When I began analyzing newsroom metrics, the emphasis was on things you could easily measure. Pageviews were hot. Everyone wanted more pageviews. Stats like high follower count were at such a premium that organizations were paying good money for fake accounts to follow them en masse. (Sadly, this is probably still happening.)
That was just 5 years ago. A lot has changed in metrics since those days of chasing numbers. I would say the change is mostly positive. Now, newsrooms are talking about engagement and editorial analytics. The race is no longer toward quantity; it’s toward quality.
But what are quality metrics? How do you know what’s quality for you? Is quality subjective? And what do you do with quality metrics once you find them?
The great shift from quantity to quality has surfaced many questions.
MetricShift is here to be a hub for metrics-related information. We intend to address the need for actionable, accessible information in these rapidly changing times. We’re here to ask and answer questions, provide solutions and create communities around telling the story of impact with quality media metrics.
What Makes MetricShift Possible
MetricShift is made possible by funding from the Bay Area Video Coalition (BAVC), which gets support from the Bill & Melinda Gates Foundation.
Metrics, analytics and measuring impact have been covered by MediaShift in the past, but we’re here to kick it up a notch.
In December 2015, Tim Cigelske and I were hired to manage the MetricShift coverage. You may have already seen some of our coverage:
- 3 Steps to Measuring What Matters: Assess, Analyze, Act
- Set Clearly Defined Goals to Make Your Metrics Matter
- 4 Common Google Analytics Issues (And How to Fix Them)
- You’ve Got Mail – Again: Rethinking the Role of Email Newsletters
Tim and I, together with freelancers and leading minds in the industry, will continue to bring you this coverage, all of which can be found at MetricShift.org.
We’re also launching this site with the help of a great Reader Advisory Board. The Board includes people from public media, non-profits, startups and for-profit media to provide diverse feedback on the site’s direction. In addition to providing us feedback on our coverage, the Board will help us understand the issues that media organizations face in measuring analytics and talking about impact.
MetricShift Reader Advisory Board:
- Anika Anand, Seattle Times Education Lab
- Hannah Eaves, Consultant at Public Media Company, Gates Foundation
- Clare Carr, Parse.ly
- Lindsay Green-Barber, CIR / Reveal
- Brian Boyer, NPR
- Alisa Miller, PRI
- Celeste LeCompte, ProPublica
- Anjanette Delgado, Gannett / Media Impact Project
- Ian Gibbs, Guardian
How We’re Going To Do It
We’ve defined a few general topic areas that we’re going to focus on in order to bring you the best possible coverage of media metrics:
There’s more than one way to skin a cat, and there’s more than one way to work with media metrics. We’ll cover industry best practices as well as innovative tactics.
A recently released Reuters Institute Report found that news organizations worldwide are “increasingly embracing the use of analytics and metrics as part of editorial decision making […].” We’re going to be featuring articles from people at these organizations so that we can learn from their successes, their failures and their experimentations.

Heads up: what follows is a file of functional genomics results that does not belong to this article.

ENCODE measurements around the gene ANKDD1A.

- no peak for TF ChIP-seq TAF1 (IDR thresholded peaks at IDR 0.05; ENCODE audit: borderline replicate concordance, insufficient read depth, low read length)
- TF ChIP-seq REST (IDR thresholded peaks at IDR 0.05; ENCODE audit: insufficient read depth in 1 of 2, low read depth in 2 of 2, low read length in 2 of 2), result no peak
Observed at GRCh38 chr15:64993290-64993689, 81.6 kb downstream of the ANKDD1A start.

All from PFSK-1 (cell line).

Impact is at the heart of everything we’ll be writing about on MetricsShift. Metrics exist not for their own sake, but to illuminate the path to true media impact. We’ll highlight ways to use metrics to talk about and understand impact.
Social media platforms not only refer traffic to our content, they’re also major contributors to brand awareness and audience engagement. Tracking social metrics can be just as important as tracking site analytics. And just as confusing. We’ll address issues of measuring social metrics and how to talk about these in relationship to organization goals.
Tools & Resources
There are dozens of analytics platforms out there and more are being developed every day. From the more popular platforms like Google Analytics and Chartbeat to the lesser known platforms like PIWIK, we’ll bring you reviews and guides to the tools and resources that will help you better understand your metrics.
The 2nd and 4th Friday of each month we will host Twitter chats at the #MetricShift hashtag to discuss a specific metrics-related issue or topic. Each chat will feature a different set of guests who will help us think through the issue, provide expert advice and ask insightful questions.
In addition to our original reporting, we’ll be republishing and linking to the best coverage about metrics, analytics and measuring impact from around the web.
How You Can Join In
We’re dedicated to bringing you in-depth coverage on everything metrics related. But no matter how much we read, how many tools we try, how often we comb through analytics, we can’t provide the best coverage without your help.
You’ve got experience that we can’t have. You’ve faced problems and solved them. You’re working with real analytics. And we need you to share your knowledge.
- Join our bi-monthly Twitter chats to ask questions and offer suggestions.
- Join our Facebook Group and let us know what you’re working on and what your struggles are. Chances are you’re not alone!
- Write for us! We’re always looking for insightful, in-depth articles about real-world analytics issues and solutions. If you think you might have something to share, contact me at firstname.lastname@example.org and let’s talk about it!
Alexandra Kanik (@act_rational) is the Metrics Editor/Curator for MediaShift.